Most of the “big names” in the scotch whisky scene are those that are known for their single malt varieties. But for the majority of whisky history, blended spirits were the big names. Merchants would combine sourced spirits to make something completely new and slap their name on it, distilleries were really just there to supply that blending market. Aberlour is one of those facilities that has historically provided source whisky for other big names (like Dewar’s) to blend — but, as we found out, the quality of their output deserves to stand on its own rather than blended into someone else’s bottle.
The first distillery in the little Scottish village of Aberlour was founded in 1825, but lasted less than a decade. The founder had decided to lease the facility to James and John Grant, who would take their knowledge and experience and go found their own distillery somewhere else (where they didn’t have to pay rent).
Years later, in 1879, a local resident and prosperous grain trader named James Fleming decided to try again, building a new distillery and making his product with the help of water drawn from St. Drostan’s Well. The distillery flourished until, like many other distilleries of that era, it burned down in an unfortunate accidental fire in 1898 and had to be re-built.
That new distillery would continue operating (with some minor interruptions from world wars) to modern day. It was purchased in 1945 by the Campbell Distillers, and the facility was increased from one pot still to two to accommodate increased demand for whiskey from Dewar’s, who used their product in a blended whisky product. Most recently, the distillery was purchased by the French Pernod Ricard brand who maintain ownership of it to this day.
- Learn More: What Is Scotch Whisky?
This whiskey starts out as a pretty standard single malt scotch, but with a bit of a turn at the end.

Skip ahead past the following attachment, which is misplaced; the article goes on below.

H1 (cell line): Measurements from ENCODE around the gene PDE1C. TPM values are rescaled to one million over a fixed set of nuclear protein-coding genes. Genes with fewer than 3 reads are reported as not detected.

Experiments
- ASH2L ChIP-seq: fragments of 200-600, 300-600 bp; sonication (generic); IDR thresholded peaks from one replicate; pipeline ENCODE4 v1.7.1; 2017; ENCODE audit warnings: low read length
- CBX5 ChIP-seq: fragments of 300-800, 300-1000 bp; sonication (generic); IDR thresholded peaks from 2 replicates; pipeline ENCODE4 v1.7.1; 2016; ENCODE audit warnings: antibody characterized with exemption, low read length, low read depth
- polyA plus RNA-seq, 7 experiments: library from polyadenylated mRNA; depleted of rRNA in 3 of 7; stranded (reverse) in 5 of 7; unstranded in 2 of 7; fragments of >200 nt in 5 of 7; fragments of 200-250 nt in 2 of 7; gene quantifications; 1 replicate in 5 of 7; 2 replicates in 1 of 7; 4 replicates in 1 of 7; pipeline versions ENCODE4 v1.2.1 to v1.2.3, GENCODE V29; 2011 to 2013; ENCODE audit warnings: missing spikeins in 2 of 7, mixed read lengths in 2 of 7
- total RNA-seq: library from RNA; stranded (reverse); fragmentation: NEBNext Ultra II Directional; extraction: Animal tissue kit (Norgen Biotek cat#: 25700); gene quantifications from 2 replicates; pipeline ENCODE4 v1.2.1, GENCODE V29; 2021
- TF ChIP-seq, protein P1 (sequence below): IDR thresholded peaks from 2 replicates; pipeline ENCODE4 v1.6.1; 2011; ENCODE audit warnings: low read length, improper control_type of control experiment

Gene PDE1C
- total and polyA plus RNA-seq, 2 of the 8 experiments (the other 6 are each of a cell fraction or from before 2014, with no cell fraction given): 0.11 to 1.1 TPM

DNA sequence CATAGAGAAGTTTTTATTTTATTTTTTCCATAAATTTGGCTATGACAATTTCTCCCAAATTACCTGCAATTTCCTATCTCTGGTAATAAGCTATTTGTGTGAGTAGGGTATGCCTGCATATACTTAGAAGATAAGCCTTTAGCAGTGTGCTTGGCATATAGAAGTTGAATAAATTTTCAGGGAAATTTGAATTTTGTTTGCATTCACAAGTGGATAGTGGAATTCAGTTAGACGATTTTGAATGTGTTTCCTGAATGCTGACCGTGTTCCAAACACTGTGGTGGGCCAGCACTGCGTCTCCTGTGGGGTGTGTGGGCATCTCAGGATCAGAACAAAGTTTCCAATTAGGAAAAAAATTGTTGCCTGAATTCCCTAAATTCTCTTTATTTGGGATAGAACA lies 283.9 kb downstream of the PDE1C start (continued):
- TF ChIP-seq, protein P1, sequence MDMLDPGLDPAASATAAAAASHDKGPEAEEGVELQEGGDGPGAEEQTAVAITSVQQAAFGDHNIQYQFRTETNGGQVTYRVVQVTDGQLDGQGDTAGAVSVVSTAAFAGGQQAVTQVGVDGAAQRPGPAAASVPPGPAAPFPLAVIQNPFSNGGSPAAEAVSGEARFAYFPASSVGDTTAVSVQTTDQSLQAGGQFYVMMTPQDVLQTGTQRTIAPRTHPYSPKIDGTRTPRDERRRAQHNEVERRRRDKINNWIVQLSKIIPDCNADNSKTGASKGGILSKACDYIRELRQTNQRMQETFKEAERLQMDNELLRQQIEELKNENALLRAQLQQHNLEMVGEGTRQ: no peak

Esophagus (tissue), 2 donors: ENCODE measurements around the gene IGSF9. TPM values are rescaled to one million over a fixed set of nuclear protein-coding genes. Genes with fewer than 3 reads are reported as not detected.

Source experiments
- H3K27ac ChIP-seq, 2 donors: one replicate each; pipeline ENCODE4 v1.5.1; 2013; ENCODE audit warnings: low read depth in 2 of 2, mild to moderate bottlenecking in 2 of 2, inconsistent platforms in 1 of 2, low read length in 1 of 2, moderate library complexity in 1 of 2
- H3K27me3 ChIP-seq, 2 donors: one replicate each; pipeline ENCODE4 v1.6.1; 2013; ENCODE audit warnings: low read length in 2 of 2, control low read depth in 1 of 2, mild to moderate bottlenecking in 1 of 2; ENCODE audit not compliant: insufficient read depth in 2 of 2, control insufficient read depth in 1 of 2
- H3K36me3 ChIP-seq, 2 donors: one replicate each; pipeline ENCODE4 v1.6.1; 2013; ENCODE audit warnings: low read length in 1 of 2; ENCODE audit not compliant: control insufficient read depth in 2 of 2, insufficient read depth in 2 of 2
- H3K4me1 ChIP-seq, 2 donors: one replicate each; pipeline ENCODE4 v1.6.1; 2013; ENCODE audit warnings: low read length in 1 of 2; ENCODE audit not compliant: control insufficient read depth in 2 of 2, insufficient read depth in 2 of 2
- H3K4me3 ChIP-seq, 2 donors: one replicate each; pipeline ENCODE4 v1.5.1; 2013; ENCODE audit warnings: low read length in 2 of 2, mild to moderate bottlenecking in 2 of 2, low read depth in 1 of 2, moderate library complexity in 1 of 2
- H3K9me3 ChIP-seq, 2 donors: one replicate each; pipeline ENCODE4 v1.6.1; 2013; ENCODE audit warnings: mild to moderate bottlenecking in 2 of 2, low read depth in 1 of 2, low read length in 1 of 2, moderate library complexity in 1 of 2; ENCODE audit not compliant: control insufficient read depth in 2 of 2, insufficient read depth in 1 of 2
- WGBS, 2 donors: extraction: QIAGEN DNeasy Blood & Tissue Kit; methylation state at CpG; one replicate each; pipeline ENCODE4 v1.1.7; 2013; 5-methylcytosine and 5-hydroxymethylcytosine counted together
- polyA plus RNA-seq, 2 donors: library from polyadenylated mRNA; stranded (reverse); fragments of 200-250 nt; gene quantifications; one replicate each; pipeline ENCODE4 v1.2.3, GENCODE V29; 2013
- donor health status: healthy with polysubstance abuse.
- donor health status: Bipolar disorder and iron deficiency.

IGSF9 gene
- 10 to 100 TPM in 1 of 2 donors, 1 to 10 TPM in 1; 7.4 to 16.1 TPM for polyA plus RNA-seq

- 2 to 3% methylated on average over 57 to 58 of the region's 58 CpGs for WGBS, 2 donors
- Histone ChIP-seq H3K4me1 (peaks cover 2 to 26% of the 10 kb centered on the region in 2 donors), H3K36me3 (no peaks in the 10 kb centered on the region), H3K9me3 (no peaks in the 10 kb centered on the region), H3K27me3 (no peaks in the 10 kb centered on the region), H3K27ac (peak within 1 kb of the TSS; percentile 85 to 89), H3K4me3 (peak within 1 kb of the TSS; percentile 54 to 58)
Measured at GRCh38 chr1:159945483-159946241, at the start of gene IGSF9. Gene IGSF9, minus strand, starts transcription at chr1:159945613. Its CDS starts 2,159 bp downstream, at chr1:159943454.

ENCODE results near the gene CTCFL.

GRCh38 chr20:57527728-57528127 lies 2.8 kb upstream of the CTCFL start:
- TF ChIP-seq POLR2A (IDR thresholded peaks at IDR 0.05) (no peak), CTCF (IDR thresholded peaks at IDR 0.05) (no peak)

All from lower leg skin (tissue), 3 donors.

Aberlour begins the process with 100% malted barley which is milled, cooked, and fermented to make a mildly alcoholic liquid. That liquid is then distilled twice in copper pot stills to concentrate the alcohol in the liquid without stripping away the delicious components that provide the flavor and character of the spirit.
Once distilled, the spirit is placed into two different kinds of oak barrels for maturation: previously used American bourbon barrels and previously used sherry casks. The spirit sits in these barrels for a minimum of 12 years before being decanted, blended together, and shipped for sale.
I think this is a great example of a slightly modernized bottle design that still pays homage to traditional Scottish styles.
The bottle itself looks chunky, like a slightly overweight football player. I think some of this impression is a result of the bottle neck being incredibly bulky — the body itself is actually a fairly normal circumference, sporting a cylindrical shape and a rounded shoulder. I appreciate that they took the time to emboss the name of the distillery on the bottle itself, which takes additional time and money to accomplish. The bottle is capped off with a wood and cork stopper.
Something else I appreciate is that the label on this bottle is only as big as it needs to be. The majority of the real estate on the bottle is devoted to the beautiful color of the spirit inside, rather than any artwork or fancy embellishments that might have been added later. The format of the label is pretty consistent with other Scottish spirits and relatively unremarkable.